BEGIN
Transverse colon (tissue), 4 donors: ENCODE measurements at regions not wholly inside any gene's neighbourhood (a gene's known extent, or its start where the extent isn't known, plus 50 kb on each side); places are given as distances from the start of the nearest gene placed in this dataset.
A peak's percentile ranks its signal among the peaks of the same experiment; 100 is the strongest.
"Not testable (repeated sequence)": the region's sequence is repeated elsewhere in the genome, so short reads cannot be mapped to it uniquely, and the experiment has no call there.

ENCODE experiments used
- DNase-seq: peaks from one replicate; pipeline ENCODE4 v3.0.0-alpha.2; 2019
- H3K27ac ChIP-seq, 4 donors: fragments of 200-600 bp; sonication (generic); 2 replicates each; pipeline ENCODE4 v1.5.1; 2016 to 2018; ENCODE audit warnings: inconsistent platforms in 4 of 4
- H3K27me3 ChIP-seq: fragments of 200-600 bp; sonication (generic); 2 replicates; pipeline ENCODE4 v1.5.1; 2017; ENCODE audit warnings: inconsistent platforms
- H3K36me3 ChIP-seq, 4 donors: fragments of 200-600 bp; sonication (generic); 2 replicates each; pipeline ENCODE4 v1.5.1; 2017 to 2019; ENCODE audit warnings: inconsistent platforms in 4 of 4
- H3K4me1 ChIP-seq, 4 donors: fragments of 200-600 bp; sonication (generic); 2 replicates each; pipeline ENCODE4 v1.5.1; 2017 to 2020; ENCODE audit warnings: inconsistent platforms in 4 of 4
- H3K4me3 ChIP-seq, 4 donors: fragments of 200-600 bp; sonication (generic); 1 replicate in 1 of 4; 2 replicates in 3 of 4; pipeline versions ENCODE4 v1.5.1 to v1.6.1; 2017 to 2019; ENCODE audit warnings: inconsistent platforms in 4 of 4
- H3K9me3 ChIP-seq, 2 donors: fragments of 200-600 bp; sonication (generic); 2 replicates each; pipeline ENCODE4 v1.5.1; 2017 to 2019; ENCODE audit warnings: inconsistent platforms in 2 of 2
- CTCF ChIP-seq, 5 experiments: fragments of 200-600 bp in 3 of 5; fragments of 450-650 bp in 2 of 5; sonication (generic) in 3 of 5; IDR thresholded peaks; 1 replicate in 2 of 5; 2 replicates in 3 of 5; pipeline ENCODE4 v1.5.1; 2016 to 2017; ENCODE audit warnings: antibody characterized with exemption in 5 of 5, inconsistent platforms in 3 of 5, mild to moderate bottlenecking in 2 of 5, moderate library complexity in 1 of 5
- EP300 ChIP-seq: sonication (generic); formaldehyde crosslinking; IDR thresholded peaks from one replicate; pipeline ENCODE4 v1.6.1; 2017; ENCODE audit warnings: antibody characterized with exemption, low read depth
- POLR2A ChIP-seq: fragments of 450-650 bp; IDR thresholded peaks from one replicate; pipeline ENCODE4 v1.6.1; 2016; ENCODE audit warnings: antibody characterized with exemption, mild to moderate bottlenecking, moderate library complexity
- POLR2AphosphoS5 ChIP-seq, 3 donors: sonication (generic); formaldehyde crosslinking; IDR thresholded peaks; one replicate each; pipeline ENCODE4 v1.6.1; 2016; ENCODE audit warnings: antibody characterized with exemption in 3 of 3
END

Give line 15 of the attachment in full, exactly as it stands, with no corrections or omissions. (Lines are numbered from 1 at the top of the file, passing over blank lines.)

- POLR2AphosphoS5 ChIP-seq, 3 donors: sonication (generic); formaldehyde crosslinking; IDR thresholded peaks; one replicate each; pipeline ENCODE4 v1.6.1; 2016; ENCODE audit warnings: antibody characterized with exemption in 3 of 3